Salt stress triggers phosphorylation of the Arabidopsis vacuolar K+ channel TPK1 by calcium-dependent protein kinases (CDPKs).

TitleSalt stress triggers phosphorylation of the Arabidopsis vacuolar K+ channel TPK1 by calcium-dependent protein kinases (CDPKs).
Publication TypeJournal Article
Year of Publication2013
AuthorsLatz A, Mehlmer N, Zapf S, Mueller TD, Wurzinger B, Pfister B, Csaszar E, Hedrich R, Teige M, Becker D
JournalMolecular plant
Volume6
Issue4
Pagination1274-89
Date Published2013 Jul
Abstract

14-3-3 proteins play an important role in the regulation of many cellular processes. The Arabidopsis vacuolar two-pore K(+) channel 1 (TPK1) interacts with the 14-3-3 protein GRF6 (GF14-λ). Upon phosphorylation of the putative binding motif in the N-terminus of TPK1, GRF6 binds to TPK1 and activates the potassium channel. In order to gain a deeper understanding of this 14-3-3-mediated signal transduction, we set out to identify the respective kinases, which regulate the phosphorylation status of the 14-3-3 binding motif in TPK1. Here, we report that the calcium-dependent protein kinases (CDPKs) can phosphorylate and thereby activate the 14-3-3 binding motif in TPK1. Focusing on the stress-activated kinase CPK3, we visualized direct and specific interaction of TPK1 with the kinase at the tonoplast in vivo. In line with its proposed role in K(+) homeostasis, TPK1 phosphorylation was found to be induced by salt stress in planta, and both cpk3 and tpk1 mutants displayed salt-sensitive phenotypes. Molecular modeling of the TPK1-CPK3 interaction domain provided mechanistic insights into TPK1 stress-regulated phosphorylation responses and pinpointed two arginine residues in the N-terminal 14-3-3 binding motif in TPK1 critical for kinase interaction. Taken together, our studies provide evidence for an essential role of the vacuolar potassium channel TPK1 in salt-stress adaptation as a target of calcium-regulated stress signaling pathways involving Ca(2+), Ca(2+)-dependent kinases, and 14-3-3 proteins.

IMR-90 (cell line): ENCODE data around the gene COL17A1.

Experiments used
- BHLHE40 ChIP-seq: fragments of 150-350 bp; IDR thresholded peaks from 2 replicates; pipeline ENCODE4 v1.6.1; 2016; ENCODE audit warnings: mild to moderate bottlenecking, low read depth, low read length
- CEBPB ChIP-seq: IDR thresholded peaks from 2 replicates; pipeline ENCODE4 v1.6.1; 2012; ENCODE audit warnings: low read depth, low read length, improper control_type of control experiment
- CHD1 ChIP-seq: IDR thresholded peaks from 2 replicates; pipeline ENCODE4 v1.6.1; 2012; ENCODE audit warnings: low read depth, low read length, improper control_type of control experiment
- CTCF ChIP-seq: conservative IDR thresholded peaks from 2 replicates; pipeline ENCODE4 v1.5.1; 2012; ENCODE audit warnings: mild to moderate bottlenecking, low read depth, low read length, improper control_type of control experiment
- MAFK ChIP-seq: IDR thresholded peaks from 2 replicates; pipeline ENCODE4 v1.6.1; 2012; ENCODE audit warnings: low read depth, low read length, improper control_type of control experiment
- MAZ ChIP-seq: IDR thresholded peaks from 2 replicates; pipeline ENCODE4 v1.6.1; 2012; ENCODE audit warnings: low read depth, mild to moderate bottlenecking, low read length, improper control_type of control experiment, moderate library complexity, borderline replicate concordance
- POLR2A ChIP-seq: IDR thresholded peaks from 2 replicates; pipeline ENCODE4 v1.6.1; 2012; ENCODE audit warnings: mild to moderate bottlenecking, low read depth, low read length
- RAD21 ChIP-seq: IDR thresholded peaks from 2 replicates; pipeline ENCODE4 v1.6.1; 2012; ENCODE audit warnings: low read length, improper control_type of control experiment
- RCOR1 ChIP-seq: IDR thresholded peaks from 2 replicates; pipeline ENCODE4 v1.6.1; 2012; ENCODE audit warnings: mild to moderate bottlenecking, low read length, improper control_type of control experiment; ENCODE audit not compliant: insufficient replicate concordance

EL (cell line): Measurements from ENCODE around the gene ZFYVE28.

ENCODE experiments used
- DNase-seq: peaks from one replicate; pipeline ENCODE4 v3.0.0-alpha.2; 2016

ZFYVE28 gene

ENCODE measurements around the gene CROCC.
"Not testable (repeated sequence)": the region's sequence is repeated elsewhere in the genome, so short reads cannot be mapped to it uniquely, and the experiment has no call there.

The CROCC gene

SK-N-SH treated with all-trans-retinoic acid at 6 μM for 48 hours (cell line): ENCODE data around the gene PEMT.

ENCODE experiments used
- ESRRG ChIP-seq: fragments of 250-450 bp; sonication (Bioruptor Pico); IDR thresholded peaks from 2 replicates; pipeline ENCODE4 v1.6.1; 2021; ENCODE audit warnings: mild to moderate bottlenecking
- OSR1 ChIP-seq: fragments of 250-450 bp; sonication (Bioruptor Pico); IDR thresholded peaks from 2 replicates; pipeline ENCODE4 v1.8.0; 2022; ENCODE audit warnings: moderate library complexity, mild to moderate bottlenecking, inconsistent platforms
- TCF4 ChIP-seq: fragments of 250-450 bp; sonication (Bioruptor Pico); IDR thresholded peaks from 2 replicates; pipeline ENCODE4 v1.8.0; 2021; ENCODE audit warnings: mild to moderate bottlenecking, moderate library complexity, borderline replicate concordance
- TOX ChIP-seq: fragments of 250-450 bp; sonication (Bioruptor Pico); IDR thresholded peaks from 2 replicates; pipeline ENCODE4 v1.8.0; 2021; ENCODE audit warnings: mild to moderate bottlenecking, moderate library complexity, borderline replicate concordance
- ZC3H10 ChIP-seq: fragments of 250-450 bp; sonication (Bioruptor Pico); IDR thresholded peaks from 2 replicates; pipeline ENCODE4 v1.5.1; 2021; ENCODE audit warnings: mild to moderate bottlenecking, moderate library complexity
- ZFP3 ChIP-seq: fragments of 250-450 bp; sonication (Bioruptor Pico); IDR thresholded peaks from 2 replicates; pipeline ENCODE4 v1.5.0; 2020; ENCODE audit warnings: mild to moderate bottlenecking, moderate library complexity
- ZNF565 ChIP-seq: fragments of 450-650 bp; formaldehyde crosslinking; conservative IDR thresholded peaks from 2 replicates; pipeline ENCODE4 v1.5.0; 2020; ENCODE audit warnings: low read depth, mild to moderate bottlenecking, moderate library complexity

DOI10.1155/2013/951319
Alternate JournalMol Plant